Dr. Mehmet Oz is host of the popular TV show “The Dr. Oz Show.” He is a professor in the Department of Surgery at Columbia University and directs the Cardiovascular Institute and Complementary Medicine Program and New York-Presbyterian Hospital.

Dr. Mike Roizen is chief medical officer at the Cleveland Clinic Wellness Institute, an award-winning author, and has been the doctor to eight Nobel Prize winners and more than 100 Fortune 500 CEOs.

 

Dr. Mehmet Oz,Dr. Mike Roizen

Tags: Winter | Hazards | for | Your | Dog | antifreeze | rock

Winterproof Your Dog

Thursday, 27 Dec 2012 08:19 AM


Aunt Sophie is coming over, and you've salted the walk to make sure she won't slip on a patch of ice. Suddenly Fido has that look on his face: "Gotta go! Now!" So you grab the leash and head down the walk, through the slush and around the block, scooper and plastic bag in hand.

Along the way, Fido's paws probably are going to pick up a good dose of that rock salt you just threw down, along with de-icer residue from the slush on the roadways. That slush can contain chemicals, such as potassium chloride, magnesium chloride, calcium carbonate, and calcium magnesium acetate — they're toxic when in a concentrated form. If Fido steps in or ingests such chemicals, skin ulcers, nausea, or vomiting can follow.

And be alert to another potential winter hazard: antifreeze. If it leaks onto the driveway, pets can lick up the sweet-tasting ethylene glycol; even a little bit can be lethal.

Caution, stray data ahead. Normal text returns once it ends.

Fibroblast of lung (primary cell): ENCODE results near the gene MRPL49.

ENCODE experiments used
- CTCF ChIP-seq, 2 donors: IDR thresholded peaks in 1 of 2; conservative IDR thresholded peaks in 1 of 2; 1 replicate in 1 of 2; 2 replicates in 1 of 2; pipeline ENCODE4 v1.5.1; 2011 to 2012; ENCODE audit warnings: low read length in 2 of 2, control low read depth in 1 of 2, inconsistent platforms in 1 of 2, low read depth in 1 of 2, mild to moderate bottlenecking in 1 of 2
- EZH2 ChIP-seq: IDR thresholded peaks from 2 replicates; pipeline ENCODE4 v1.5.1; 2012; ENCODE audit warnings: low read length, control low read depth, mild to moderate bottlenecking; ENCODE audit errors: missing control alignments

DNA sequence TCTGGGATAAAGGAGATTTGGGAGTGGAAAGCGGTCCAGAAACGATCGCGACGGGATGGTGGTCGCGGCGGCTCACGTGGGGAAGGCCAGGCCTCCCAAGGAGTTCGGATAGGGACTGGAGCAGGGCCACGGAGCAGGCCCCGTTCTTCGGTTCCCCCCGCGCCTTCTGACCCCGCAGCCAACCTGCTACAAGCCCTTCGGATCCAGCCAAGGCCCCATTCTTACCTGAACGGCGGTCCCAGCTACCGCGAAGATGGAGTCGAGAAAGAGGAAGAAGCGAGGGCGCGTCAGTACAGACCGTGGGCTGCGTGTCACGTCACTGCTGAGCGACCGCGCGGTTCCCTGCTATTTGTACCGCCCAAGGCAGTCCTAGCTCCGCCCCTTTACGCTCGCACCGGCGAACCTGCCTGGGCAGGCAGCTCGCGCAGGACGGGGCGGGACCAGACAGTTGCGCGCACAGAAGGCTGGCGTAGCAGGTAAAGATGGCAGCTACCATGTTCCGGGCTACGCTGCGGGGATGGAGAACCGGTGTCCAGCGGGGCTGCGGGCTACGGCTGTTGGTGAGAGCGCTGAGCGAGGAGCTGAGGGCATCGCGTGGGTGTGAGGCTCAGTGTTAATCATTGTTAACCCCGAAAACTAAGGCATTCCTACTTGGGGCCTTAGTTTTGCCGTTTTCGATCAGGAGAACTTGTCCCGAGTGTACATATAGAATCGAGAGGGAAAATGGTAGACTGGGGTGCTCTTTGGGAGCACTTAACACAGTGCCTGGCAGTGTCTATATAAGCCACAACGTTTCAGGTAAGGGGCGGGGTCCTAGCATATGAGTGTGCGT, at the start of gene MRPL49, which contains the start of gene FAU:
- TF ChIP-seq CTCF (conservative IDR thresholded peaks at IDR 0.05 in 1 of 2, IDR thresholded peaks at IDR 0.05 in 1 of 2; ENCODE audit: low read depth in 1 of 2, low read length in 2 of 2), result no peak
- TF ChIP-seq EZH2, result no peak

Here's how to keep your pet safe this winter.

1. Get him boots for his paws if he'll wear them!

2. Wash your pooch's paws with warm water immediately after a winter walk.

3. Remove all ice and snow from his feet and coat before he starts cleaning himself.

4. Use non-toxic gravel and sand on walkways. They don't taste good enough for Fido to eat, but wash his paws anyway. That way, when grooming, he won't ingest whatever he's walked through. And inspect your driveway regularly for signs of antifreeze leaks.


© 2012 Michael Roizen, M.D. and Mehmet Oz, M.D.
Distributed by King Features Syndicate, Inc.




© HealthDay

 
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Toxic chemicals in antifreeze and rock salt are winter hazards for your dog.
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Thursday, 27 Dec 2012 08:19 AM
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